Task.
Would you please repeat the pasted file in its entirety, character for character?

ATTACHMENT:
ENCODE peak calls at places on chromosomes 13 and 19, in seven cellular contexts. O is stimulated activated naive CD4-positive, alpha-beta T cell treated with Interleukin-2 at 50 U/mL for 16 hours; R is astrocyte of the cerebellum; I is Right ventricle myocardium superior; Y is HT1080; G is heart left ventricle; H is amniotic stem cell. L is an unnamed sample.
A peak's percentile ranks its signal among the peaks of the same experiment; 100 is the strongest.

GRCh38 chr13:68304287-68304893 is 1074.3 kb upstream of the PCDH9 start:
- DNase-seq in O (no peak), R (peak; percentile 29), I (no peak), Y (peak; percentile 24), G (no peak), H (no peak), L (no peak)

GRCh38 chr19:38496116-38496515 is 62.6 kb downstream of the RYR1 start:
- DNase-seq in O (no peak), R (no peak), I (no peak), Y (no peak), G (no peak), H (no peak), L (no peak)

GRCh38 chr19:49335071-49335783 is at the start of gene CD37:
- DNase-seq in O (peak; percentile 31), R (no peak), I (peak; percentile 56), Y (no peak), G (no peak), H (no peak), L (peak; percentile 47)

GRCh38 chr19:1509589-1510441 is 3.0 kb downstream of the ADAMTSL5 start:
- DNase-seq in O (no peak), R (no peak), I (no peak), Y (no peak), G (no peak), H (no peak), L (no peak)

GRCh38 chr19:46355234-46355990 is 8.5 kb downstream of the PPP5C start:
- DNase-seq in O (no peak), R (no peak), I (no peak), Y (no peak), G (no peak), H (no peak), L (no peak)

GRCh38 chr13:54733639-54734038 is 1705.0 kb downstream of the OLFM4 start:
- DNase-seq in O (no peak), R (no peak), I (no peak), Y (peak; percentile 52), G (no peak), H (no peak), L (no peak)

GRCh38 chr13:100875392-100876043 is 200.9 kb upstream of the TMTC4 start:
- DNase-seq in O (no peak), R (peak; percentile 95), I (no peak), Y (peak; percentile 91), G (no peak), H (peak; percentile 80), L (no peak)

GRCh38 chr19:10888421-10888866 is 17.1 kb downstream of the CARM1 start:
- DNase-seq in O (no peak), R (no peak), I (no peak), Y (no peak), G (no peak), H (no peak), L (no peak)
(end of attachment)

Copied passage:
ENCODE peak calls at places on chromosomes 13 and 19, in seven cellular contexts. O is stimulated activated naive CD4-positive, alpha-beta T cell treated with Interleukin-2 at 50 U/mL for 16 hours; R is astrocyte of the cerebellum; I is Right ventricle myocardium superior; Y is HT1080; G is heart left ventricle; H is amniotic stem cell. L is an unnamed sample.
A peak's percentile ranks its signal among the peaks of the same experiment; 100 is the strongest.

GRCh38 chr13:68304287-68304893 is 1074.3 kb upstream of the PCDH9 start:
- DNase-seq in O (no peak), R (peak; percentile 29), I (no peak), Y (peak; percentile 24), G (no peak), H (no peak), L (no peak)

GRCh38 chr19:38496116-38496515 is 62.6 kb downstream of the RYR1 start:
- DNase-seq in O (no peak), R (no peak), I (no peak), Y (no peak), G (no peak), H (no peak), L (no peak)

GRCh38 chr19:49335071-49335783 is at the start of gene CD37:
- DNase-seq in O (peak; percentile 31), R (no peak), I (peak; percentile 56), Y (no peak), G (no peak), H (no peak), L (peak; percentile 47)

GRCh38 chr19:1509589-1510441 is 3.0 kb downstream of the ADAMTSL5 start:
- DNase-seq in O (no peak), R (no peak), I (no peak), Y (no peak), G (no peak), H (no peak), L (no peak)

GRCh38 chr19:46355234-46355990 is 8.5 kb downstream of the PPP5C start:
- DNase-seq in O (no peak), R (no peak), I (no peak), Y (no peak), G (no peak), H (no peak), L (no peak)

GRCh38 chr13:54733639-54734038 is 1705.0 kb downstream of the OLFM4 start:
- DNase-seq in O (no peak), R (no peak), I (no peak), Y (peak; percentile 52), G (no peak), H (no peak), L (no peak)

GRCh38 chr13:100875392-100876043 is 200.9 kb upstream of the TMTC4 start:
- DNase-seq in O (no peak), R (peak; percentile 95), I (no peak), Y (peak; percentile 91), G (no peak), H (peak; percentile 80), L (no peak)

GRCh38 chr19:10888421-10888866 is 17.1 kb downstream of the CARM1 start:
- DNase-seq in O (no peak), R (no peak), I (no peak), Y (no peak), G (no peak), H (no peak), L (no peak)